• khula is not effective until the expiry of iddat. Iddat is 90 days from when the Union Council received the decree for khula, or after the delivery of child if wife pregnant (whichever is later).
  • if reconciliation has failed khula becomes effective on expiry of iddat.
Comments:
  • wife usually has to return haq mehr and other benefits received from husband as zar-ikhula
  • gifts received from husband’s family do not have to be returned
  • court decides how much & what is to be returned on the facts of the case
  • wife’s failure to pay zar-i-khula does not render khula ineffective; husband has to file separate suit for recovery of zar-i-khula

Judicial Divorce - Dissolution of Muslim Marriages Act, 1939

Where the woman initiates the dissolution of marriage but regards the husband at fault, she approach the court for a judicial divorce.

Procedure
Grounds & Proof
When Effective

Cruelty General

By wife under
DMMA

wife files suit for judicial divorce in Family Court

Family Courtissues decree and sends notification to Union Council

Union Council proceeds as if has received notice of talaq (see table above)

once iddat is over, Union Council issues certificate of divorce to husband and wife

  • mental abuse
  • habitual assault
  • husband of bad character, in particular, a womanizer
  • forces wife to lead
    immoral life
    disposes of wife's property or stops her from controlling/managing her property
  • prohibits her from practicing her religious duties/obligations
  • unequal treatment of more than one wife
  • desertion for 4 years and
    whereabouts of husband and
    not known
  • non-maintenance for a continuous period of 2 years
  • husband contracts another
    marriage in violation of procedures given in MFLO
  • Husband imprisoned for 7 years of more
  • husband has not performed marital duties for 3 years without reasonable cause
  • husband impotent at time of marriage and still so
  • husband insane for 2 years, or suffers from leprosy or any venereal disease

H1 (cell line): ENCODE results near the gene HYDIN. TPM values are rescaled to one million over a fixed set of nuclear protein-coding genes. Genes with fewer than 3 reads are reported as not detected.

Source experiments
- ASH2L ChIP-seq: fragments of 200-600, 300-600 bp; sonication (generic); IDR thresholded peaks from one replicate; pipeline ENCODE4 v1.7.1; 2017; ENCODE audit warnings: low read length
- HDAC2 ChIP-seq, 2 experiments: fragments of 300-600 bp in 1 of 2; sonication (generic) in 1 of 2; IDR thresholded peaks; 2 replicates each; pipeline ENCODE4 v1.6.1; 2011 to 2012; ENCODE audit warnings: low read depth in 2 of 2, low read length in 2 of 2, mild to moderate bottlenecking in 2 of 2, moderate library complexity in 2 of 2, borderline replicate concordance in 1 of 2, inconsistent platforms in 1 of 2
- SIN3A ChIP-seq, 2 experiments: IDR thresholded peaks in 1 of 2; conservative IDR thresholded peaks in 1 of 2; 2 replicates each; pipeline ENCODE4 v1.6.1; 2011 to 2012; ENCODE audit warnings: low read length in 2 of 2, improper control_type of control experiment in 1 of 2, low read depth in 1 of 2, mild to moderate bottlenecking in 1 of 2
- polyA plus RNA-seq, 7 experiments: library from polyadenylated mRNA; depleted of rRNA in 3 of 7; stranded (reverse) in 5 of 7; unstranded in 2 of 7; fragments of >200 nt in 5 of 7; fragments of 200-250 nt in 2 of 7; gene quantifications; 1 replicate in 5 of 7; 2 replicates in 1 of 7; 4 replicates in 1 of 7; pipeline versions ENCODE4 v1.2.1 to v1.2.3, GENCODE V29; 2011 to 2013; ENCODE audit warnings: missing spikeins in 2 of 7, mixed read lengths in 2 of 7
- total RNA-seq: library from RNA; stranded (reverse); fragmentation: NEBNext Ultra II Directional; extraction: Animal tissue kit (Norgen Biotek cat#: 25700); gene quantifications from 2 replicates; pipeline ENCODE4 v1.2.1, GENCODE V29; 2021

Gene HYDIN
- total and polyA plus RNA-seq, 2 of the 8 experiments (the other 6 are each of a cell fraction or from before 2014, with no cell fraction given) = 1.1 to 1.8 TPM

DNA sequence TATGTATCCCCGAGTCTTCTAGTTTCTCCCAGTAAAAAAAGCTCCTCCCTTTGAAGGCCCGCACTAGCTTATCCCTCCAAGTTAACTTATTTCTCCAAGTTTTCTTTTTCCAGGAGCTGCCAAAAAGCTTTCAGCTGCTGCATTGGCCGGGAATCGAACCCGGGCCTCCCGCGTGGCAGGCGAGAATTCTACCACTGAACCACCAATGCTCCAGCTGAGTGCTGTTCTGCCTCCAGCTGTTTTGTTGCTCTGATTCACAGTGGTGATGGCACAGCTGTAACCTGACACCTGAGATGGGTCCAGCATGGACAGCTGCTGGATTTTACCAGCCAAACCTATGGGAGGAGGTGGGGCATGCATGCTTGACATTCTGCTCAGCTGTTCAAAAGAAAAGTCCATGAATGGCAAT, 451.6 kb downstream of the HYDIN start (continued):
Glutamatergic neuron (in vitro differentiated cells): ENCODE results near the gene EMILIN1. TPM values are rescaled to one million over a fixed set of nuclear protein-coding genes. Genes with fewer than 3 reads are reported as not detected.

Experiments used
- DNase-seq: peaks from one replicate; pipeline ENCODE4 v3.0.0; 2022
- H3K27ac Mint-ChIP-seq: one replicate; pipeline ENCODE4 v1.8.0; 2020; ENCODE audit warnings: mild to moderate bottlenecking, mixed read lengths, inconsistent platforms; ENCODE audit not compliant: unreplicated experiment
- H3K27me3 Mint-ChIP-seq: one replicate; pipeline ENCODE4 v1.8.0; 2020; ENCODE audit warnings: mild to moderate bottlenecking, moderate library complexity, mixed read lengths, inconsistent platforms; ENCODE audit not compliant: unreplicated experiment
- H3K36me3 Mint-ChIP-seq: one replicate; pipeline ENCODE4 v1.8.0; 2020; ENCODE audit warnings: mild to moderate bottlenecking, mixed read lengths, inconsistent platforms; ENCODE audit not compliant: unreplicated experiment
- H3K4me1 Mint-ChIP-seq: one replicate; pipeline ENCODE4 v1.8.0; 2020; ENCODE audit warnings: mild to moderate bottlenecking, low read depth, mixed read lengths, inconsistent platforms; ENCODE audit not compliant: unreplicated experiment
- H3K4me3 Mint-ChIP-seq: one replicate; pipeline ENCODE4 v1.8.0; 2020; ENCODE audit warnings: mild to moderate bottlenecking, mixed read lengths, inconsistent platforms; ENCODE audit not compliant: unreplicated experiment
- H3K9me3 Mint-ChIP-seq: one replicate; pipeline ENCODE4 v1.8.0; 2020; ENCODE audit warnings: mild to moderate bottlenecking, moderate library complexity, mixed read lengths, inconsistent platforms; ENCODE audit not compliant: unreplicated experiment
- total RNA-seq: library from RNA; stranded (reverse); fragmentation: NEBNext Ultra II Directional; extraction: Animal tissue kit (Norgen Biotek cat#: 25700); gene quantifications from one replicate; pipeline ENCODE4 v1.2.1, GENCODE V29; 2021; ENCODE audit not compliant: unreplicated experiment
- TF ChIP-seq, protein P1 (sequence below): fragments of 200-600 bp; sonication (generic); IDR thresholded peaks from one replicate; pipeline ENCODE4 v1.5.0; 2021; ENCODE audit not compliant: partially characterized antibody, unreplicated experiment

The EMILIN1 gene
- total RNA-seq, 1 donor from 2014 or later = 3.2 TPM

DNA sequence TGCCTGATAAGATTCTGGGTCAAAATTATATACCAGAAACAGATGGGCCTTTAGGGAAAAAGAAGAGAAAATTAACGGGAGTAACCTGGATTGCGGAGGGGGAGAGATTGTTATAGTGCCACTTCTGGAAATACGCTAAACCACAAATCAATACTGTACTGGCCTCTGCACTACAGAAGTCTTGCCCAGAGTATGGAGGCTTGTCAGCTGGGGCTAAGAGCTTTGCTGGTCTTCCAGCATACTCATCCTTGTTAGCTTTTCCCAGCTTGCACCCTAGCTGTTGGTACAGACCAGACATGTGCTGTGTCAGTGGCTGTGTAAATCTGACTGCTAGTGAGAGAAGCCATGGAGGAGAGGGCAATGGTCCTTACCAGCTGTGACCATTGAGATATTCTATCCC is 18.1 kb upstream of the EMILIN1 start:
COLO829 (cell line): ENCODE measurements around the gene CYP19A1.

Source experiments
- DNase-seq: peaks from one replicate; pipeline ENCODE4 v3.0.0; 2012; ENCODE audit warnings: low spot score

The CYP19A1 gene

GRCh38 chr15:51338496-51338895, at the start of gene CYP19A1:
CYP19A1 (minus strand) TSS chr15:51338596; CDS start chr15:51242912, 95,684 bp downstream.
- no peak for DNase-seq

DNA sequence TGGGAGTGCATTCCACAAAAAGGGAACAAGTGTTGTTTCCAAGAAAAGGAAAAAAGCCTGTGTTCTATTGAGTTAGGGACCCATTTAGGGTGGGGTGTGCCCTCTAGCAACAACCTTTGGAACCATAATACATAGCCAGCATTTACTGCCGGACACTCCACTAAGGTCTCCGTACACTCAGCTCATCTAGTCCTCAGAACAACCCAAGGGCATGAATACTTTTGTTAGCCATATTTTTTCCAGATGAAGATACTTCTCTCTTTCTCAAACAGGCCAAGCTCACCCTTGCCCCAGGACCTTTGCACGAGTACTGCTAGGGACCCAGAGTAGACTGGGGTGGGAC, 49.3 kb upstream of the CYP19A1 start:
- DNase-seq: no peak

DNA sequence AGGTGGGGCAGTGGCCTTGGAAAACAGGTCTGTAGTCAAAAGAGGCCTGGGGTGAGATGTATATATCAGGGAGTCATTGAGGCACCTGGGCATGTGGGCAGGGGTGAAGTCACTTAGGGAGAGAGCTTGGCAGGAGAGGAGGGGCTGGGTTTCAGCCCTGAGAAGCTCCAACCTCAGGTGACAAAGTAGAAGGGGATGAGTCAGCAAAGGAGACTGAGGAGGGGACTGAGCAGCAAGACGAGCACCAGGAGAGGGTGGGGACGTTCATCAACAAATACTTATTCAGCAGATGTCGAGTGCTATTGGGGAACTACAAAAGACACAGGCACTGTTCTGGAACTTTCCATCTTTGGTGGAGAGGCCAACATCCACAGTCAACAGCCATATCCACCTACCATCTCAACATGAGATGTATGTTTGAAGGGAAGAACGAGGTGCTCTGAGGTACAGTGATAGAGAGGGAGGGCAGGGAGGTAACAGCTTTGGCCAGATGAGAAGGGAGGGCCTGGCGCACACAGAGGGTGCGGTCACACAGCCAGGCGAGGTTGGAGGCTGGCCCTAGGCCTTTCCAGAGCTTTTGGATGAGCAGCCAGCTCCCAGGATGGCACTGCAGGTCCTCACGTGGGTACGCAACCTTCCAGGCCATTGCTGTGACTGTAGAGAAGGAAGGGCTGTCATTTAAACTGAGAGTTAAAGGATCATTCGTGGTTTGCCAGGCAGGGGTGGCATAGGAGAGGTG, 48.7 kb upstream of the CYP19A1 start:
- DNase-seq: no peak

• grounds, i.e., husband's fault is to be proved
  • dissolutions not effective until the expiry of iddat. Iddat is 90 days from when the Union council received the notice of decree for dissolution, or after the delivery of child if wife pregnant (whichever is later).
  • if reconciliation has failed dissolution becomes effective on expiry of iddat.
Comments :
  • wife retains right to mehr and other benefits received from husband

Option of Puberty

Child marriages are restricted and those responsible can be punished for violation, although a marriage contracted by a minor’s parents/guardian is not invalid. However, on becoming adult, the spouses have the right to repudiate the marriage and for a woman the procedure is through the courts.

Procedure Conditions

by wife under Sec.8 MFLO and Dissolution of Muslim Marriages Act:

woman aged between 16-18 files suit for option of puberty under DMMA in Family Court

Family Court issues decree and notifies procedure to be followed

available provided marriage not consummated

NOTE: if marriage consummated before wife aged16, courts consider this forced consummation and grant dissolution on grounds of option of puberty

Comments: wife retains right to mehr and other benefits received from husband


Check Related Post

- Divorce In Islam - The Quranic Perspective

3 comments:

Al said...
This comment has been removed by the author.
Al said...

is this based on current or past laws? This was interesting, thanks!

PostMan said...

Based on current laws. I hope it is updated.